Furthermore, depleted uranium munition could violate the prohibition of indiscriminate attacks, one of the most important provisions of humanitarian law requiring states to distinguish between combatants and civilians and civilian and military objectives. Since depleted uranium munition may indeed distinguish between military and civilian objectives in the time of impact, the long-term effects of depleted uranium munition concern both combatants and civilians where a distinction is not possible anymore. According to Art 51 para 4 lit c AP I, methods or means of warfare are prohibited the effects of which cannot be limited as required by this Protocol. The term “effects” indicates that the result of a weapon needs to be taken into consideration as well and not just the site of impact when aiming to assess which weapons violate the prohibition of indiscriminate attacks. Since a distinction between civilians and combatants as well as civilian and military objectives cannot be guaranteed – at least when it comes to long-term effects – the use of depleted uranium munition violates Art 51 para 4 lit c AP I.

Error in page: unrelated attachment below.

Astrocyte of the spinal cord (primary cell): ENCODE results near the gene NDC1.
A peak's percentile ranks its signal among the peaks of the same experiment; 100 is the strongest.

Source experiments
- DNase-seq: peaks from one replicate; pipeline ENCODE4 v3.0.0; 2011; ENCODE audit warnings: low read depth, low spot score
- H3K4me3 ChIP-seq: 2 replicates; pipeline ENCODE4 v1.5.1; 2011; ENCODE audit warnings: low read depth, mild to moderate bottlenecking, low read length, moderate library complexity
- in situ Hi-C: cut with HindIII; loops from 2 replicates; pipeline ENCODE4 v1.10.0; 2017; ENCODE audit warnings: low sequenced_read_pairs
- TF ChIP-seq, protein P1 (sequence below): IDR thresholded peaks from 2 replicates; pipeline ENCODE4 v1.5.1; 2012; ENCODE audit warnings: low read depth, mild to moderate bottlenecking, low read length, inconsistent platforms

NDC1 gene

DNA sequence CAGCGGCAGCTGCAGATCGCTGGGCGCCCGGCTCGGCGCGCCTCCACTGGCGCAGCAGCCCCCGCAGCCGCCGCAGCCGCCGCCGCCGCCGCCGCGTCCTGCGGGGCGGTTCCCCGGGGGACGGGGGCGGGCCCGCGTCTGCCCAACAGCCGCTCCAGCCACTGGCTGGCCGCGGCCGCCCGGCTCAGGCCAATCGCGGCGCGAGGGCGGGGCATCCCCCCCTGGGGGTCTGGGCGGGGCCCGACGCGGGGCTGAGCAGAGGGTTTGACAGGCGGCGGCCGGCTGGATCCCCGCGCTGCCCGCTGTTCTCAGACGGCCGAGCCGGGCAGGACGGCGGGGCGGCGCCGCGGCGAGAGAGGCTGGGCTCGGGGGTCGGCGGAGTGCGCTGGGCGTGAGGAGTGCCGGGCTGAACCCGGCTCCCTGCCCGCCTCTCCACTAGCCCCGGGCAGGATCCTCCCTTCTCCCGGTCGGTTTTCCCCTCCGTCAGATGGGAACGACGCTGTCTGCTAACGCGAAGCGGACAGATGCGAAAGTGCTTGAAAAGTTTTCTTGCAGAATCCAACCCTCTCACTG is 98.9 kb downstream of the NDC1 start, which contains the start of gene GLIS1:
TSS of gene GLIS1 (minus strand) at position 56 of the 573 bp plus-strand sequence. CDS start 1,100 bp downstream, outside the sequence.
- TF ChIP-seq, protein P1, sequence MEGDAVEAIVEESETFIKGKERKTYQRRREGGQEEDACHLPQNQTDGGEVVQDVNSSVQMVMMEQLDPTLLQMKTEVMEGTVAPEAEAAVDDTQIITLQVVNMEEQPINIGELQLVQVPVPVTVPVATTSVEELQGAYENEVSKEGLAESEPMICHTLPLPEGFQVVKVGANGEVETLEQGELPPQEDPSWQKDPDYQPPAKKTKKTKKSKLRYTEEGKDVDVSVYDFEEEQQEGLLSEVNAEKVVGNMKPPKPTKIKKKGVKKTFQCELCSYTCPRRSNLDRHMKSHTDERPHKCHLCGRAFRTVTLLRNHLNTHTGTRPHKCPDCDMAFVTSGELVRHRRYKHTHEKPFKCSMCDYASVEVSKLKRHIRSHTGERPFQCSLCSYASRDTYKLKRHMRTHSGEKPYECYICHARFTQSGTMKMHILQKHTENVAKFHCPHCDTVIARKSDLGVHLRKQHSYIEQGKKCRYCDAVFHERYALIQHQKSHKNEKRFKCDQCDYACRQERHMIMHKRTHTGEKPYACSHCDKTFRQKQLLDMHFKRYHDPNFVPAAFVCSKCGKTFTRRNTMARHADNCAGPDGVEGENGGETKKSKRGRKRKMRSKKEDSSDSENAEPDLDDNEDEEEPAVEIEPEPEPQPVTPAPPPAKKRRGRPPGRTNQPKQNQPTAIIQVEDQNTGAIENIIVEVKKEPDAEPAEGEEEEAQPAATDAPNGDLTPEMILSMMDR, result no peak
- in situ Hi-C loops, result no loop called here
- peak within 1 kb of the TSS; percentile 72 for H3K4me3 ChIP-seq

However. in case of the prohibition of indiscriminate attacks, Art 57 para 2 lit iii foresees that a proportionality test must be applied when trying to assess whether a weapon fulfills the requirement of an indiscriminate attack. The use of depleted uranium munition, even though this technology cannot distinguish between civilians and combatants at least when it comes to long-term effects, may be justified on the grounds that the military advantage anticipated was higher than the suffering caused. One could counter that the application of a proportionality test to weapons, whose effects are comparable to the effects of weapons which are at the same time covered by existing arms control treaties (it was raised before that such a comparison proves to be a little problematic but it is possible), must be particularly strict due to the strong condemnation of these weapons by the international community. The referral to arms control treaties in order to interpret the proportionality test in relation to depleted uranium munition can be based on Art 31 para 3 lit c VCLT, according to which all relevant treaties to the parties may be used in order to interpret a treaty. As a result, the application of a strict proportionality test leads to the fact that the use of depleted uranium munition may only be justified in very “exceptional circumstances”. The decision will have to be based on a case-by-case assessment taking into consideration the relevant individual circumstances.